Bulgarian FinMin Mulls Regionally Differentiated WagesFinance | October 5, 2012, Friday // 17:02| views
Bulgaria's Deputy Prime Minister and Finance Minister, Simeon Djankov, does not see any connection between minimum wage and unemployment. Photo by BGNES
Bulgaria's Deputy Prime Minister and Finance Minister, Simeon Djankov, is going to propose the introduction of a differentiated minimum wage, according to the region where workers live.
Speaking in an interview for Standard daily, Djankov says he would submit the proposal next week at the meeting of the Three-Way Council between the Cabinet, the business, and the labor unions.
According to him, a minimum monthly wage in the amount of BGN 310 is the best on the backdrop of the current state of the country's economy. He further notes that in biggest and more prospering cities like Sofia, Plovdiv, Varna, and Burgas, no one actually would accept and does work for such money, while in northwestern Bulgaria a large number of employees do.
The Finance Minister stresses the issue is how raising the minimum wage will affect local business.
He points out that at the said meeting of the Three-Way Council a formula could be established for salaries in regions with lower unemployment rate and those with a higher one, respectively having lower wages in the latter.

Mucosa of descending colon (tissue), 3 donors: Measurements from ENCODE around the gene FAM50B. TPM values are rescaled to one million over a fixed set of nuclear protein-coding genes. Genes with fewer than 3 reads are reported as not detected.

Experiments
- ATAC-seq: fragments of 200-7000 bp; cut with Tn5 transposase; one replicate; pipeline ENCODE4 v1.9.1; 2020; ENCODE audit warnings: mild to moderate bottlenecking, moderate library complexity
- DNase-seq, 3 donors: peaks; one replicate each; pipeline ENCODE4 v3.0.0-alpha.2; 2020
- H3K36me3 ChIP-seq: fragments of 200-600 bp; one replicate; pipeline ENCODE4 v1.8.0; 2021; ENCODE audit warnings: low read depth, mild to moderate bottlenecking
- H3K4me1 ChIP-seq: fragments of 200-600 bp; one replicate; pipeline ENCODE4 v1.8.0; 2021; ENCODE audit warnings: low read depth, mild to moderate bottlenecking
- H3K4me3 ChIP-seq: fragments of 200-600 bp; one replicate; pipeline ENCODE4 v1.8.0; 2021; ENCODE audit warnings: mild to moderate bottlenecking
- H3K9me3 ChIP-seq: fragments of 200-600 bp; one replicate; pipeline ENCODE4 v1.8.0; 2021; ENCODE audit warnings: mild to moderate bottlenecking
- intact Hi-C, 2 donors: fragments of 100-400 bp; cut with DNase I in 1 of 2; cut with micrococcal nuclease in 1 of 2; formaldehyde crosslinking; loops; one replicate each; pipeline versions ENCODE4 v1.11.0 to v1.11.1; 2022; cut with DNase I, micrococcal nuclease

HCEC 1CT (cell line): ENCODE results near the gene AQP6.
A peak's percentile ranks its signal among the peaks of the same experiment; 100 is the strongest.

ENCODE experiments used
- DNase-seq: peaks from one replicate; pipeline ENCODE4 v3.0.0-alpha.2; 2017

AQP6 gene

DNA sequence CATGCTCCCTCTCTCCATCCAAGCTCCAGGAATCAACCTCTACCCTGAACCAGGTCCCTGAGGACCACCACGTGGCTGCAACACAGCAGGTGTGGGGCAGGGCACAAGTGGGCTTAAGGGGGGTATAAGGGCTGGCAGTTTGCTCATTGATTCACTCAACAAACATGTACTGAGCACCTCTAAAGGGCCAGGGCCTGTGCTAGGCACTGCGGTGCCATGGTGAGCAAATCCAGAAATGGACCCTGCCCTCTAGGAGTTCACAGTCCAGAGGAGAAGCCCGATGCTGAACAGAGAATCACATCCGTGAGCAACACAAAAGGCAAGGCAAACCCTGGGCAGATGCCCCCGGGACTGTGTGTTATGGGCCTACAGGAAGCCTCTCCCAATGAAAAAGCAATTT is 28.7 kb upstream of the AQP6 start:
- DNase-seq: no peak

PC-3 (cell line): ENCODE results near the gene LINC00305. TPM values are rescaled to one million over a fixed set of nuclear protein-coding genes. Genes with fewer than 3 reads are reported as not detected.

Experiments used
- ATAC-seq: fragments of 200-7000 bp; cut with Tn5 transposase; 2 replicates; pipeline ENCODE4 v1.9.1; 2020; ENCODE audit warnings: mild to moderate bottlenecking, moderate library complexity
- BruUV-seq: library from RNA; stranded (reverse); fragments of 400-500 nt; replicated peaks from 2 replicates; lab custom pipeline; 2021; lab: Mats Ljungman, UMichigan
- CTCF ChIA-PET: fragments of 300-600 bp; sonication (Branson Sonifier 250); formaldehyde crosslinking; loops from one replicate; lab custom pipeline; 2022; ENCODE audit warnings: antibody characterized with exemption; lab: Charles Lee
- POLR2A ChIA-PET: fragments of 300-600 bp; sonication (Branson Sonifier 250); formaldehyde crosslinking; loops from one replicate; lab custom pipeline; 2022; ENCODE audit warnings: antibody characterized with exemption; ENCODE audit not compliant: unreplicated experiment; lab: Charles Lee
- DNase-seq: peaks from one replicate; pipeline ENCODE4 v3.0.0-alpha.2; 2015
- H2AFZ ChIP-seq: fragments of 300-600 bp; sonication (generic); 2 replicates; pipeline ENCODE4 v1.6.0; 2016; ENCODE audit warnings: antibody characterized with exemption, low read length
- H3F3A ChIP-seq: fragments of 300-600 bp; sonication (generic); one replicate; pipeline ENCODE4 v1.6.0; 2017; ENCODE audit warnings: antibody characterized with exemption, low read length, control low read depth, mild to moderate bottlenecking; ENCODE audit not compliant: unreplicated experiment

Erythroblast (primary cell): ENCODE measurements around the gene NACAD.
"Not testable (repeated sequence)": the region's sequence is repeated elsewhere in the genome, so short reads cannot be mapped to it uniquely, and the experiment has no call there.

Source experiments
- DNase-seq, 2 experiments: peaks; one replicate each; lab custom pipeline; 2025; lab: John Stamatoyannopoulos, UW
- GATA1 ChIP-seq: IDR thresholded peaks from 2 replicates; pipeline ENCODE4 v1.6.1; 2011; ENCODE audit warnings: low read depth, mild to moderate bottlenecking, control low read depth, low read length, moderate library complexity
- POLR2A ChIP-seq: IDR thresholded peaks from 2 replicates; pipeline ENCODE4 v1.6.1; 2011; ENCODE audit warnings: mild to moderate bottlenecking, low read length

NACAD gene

His institution has already conducted an analysis, showing that the above would not affect employment in any sector of the economy.
"When I took office, similarly to business people, I thought that increasing minimum wages would increase unemployment, but then I realized that this is not true because wages in Bulgaria are much lower compared to other EU Member States and we have a number of examples of unfair play by the business where benefits are paid on such low, fictional levels that they do not affect the real salary the worker receives. Now I believe a higher minimum wage is not a problem for the majority of the business, but it simply reveals the real amount of income. There is no connection between minimum wage and unemployment," Djankov concludes.
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